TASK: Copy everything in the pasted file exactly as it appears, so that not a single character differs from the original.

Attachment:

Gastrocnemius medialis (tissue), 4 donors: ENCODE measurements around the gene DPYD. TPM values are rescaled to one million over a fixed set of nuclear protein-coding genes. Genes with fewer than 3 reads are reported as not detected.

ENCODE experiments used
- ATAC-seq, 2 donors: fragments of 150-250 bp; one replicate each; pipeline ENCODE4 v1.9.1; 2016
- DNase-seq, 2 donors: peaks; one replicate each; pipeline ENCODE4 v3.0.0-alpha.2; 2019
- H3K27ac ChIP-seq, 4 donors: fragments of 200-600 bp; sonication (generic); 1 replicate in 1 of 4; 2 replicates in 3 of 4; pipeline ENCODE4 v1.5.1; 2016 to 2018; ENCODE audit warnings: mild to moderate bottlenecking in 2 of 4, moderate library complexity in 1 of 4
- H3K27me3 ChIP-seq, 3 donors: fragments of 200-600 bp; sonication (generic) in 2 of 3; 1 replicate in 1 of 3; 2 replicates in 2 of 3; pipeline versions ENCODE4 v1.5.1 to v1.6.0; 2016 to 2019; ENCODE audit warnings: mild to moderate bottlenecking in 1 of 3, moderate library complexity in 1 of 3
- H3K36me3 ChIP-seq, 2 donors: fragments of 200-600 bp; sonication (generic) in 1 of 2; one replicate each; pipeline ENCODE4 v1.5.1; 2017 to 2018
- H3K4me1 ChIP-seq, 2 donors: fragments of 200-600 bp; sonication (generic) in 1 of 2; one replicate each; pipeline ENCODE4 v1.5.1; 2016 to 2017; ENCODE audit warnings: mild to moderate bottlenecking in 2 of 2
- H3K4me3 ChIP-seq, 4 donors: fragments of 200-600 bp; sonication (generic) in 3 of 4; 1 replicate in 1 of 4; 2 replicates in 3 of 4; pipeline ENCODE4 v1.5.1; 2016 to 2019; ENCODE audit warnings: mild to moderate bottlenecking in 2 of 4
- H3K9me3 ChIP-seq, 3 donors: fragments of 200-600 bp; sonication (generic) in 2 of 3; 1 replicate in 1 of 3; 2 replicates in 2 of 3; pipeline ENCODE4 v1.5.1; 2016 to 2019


Gastrocnemius medialis (tissue), 4 donors: ENCODE measurements around the gene DPYD. TPM values are rescaled to one million over a fixed set of nuclear protein-coding genes. Genes with fewer than 3 reads are reported as not detected.

ENCODE experiments used
- ATAC-seq, 2 donors: fragments of 150-250 bp; one replicate each; pipeline ENCODE4 v1.9.1; 2016
- DNase-seq, 2 donors: peaks; one replicate each; pipeline ENCODE4 v3.0.0-alpha.2; 2019
- H3K27ac ChIP-seq, 4 donors: fragments of 200-600 bp; sonication (generic); 1 replicate in 1 of 4; 2 replicates in 3 of 4; pipeline ENCODE4 v1.5.1; 2016 to 2018; ENCODE audit warnings: mild to moderate bottlenecking in 2 of 4, moderate library complexity in 1 of 4
- H3K27me3 ChIP-seq, 3 donors: fragments of 200-600 bp; sonication (generic) in 2 of 3; 1 replicate in 1 of 3; 2 replicates in 2 of 3; pipeline versions ENCODE4 v1.5.1 to v1.6.0; 2016 to 2019; ENCODE audit warnings: mild to moderate bottlenecking in 1 of 3, moderate library complexity in 1 of 3
- H3K36me3 ChIP-seq, 2 donors: fragments of 200-600 bp; sonication (generic) in 1 of 2; one replicate each; pipeline ENCODE4 v1.5.1; 2017 to 2018
- H3K4me1 ChIP-seq, 2 donors: fragments of 200-600 bp; sonication (generic) in 1 of 2; one replicate each; pipeline ENCODE4 v1.5.1; 2016 to 2017; ENCODE audit warnings: mild to moderate bottlenecking in 2 of 2
- H3K4me3 ChIP-seq, 4 donors: fragments of 200-600 bp; sonication (generic) in 3 of 4; 1 replicate in 1 of 4; 2 replicates in 3 of 4; pipeline ENCODE4 v1.5.1; 2016 to 2019; ENCODE audit warnings: mild to moderate bottlenecking in 2 of 4
- H3K9me3 ChIP-seq, 3 donors: fragments of 200-600 bp; sonication (generic) in 2 of 3; 1 replicate in 1 of 3; 2 replicates in 2 of 3; pipeline ENCODE4 v1.5.1; 2016 to 2019